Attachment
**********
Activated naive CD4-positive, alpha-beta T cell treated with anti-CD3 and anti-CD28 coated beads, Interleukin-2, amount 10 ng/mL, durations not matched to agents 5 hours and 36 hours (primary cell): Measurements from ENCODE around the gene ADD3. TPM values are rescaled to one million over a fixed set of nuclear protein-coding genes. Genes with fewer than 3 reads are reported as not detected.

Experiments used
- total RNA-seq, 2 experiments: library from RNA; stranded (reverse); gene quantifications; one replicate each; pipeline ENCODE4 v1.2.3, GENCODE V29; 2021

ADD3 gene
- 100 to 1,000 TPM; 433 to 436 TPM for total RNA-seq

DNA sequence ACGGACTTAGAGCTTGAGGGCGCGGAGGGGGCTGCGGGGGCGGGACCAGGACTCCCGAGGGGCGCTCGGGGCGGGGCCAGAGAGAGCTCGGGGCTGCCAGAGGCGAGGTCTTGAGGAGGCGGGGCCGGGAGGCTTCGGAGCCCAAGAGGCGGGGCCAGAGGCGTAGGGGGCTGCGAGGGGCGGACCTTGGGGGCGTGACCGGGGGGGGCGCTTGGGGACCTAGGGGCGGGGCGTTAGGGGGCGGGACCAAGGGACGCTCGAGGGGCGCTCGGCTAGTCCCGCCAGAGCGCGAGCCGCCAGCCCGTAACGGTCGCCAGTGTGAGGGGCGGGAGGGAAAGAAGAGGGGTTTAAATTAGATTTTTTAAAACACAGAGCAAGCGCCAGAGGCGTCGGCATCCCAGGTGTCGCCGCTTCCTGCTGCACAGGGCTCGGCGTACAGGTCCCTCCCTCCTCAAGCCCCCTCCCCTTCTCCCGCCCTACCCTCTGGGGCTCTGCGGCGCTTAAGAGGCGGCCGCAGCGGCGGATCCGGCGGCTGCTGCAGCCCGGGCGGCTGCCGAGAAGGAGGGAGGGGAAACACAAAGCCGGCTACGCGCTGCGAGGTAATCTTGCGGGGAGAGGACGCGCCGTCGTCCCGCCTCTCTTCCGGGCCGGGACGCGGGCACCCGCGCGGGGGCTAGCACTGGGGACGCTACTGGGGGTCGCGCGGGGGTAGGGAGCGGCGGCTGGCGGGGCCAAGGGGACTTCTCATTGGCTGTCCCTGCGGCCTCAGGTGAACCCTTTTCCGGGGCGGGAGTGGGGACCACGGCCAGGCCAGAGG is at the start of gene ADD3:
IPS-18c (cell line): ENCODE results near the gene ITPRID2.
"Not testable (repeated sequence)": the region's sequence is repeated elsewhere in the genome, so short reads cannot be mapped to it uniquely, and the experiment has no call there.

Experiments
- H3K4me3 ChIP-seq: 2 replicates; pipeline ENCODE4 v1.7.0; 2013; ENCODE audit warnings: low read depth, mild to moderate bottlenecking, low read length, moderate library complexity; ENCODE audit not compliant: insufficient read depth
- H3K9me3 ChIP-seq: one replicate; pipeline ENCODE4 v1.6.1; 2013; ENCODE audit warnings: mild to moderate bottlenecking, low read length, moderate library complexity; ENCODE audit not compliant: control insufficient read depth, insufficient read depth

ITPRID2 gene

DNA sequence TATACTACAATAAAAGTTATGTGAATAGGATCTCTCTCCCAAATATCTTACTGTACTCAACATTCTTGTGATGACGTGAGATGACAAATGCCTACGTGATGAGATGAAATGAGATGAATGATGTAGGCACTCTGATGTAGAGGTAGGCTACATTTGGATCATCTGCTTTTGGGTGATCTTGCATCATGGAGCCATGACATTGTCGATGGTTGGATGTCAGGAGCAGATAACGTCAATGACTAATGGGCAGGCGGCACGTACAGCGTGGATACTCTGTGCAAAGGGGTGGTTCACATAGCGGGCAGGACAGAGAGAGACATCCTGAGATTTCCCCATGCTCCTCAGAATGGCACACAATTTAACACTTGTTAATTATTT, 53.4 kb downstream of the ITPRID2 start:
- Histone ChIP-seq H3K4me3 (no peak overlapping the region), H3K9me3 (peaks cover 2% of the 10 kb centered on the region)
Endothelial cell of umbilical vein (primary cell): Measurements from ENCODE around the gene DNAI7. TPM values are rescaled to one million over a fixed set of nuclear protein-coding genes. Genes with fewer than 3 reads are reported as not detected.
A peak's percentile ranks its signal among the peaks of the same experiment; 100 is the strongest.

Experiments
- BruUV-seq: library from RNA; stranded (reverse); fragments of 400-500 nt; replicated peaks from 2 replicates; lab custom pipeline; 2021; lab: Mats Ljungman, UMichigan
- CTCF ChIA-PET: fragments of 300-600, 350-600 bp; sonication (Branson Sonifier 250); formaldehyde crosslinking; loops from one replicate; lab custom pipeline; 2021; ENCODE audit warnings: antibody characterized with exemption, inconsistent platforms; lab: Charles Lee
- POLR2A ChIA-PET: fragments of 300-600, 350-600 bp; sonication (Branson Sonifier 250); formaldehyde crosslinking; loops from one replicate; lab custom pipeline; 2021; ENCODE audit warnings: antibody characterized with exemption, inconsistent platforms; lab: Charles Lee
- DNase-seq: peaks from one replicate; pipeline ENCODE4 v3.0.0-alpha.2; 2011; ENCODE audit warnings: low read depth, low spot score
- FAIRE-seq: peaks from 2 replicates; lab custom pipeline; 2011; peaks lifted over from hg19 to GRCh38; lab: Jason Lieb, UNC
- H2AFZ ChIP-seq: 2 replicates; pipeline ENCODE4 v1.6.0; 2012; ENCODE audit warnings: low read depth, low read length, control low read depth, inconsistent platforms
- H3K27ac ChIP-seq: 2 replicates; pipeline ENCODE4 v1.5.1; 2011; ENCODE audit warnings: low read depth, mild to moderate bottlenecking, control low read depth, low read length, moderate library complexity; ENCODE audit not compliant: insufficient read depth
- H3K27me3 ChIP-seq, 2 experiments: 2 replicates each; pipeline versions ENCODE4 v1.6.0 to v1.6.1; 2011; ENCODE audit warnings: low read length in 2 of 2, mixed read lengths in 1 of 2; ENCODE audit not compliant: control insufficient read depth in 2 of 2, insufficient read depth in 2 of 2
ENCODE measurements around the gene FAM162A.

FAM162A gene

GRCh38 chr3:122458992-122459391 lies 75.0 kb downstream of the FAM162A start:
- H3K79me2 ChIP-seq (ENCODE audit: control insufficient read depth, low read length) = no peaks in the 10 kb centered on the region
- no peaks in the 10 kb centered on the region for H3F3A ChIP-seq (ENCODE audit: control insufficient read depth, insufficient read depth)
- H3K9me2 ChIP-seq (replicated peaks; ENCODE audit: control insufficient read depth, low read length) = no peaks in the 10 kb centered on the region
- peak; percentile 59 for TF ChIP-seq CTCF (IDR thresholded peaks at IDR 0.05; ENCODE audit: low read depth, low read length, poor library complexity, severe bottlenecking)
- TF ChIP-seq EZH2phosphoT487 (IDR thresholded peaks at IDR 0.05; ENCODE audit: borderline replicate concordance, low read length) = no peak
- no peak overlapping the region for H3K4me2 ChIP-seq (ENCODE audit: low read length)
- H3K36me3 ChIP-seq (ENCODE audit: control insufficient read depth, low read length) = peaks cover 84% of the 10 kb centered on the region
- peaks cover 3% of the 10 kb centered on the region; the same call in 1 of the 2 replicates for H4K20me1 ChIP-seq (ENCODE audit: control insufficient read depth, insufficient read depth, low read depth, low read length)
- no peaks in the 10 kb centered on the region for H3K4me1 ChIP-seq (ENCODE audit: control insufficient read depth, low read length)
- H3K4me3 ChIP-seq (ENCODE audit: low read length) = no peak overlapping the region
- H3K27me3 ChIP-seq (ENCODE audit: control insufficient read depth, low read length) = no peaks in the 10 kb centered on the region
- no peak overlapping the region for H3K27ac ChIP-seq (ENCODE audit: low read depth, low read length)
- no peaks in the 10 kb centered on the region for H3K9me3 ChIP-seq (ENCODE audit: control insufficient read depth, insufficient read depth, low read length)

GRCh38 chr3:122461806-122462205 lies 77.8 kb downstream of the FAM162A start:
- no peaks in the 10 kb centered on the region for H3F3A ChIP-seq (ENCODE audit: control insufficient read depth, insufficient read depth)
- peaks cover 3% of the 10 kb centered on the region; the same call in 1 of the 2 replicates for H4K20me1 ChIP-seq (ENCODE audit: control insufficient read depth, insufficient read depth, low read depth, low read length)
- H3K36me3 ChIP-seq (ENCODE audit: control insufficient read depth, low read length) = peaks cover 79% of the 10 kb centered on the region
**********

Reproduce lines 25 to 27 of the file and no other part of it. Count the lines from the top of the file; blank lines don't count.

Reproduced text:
- H3K27me3 ChIP-seq, 2 experiments: 2 replicates each; pipeline versions ENCODE4 v1.6.0 to v1.6.1; 2011; ENCODE audit warnings: low read length in 2 of 2, mixed read lengths in 1 of 2; ENCODE audit not compliant: control insufficient read depth in 2 of 2, insufficient read depth in 2 of 2
ENCODE measurements around the gene FAM162A.

FAM162A gene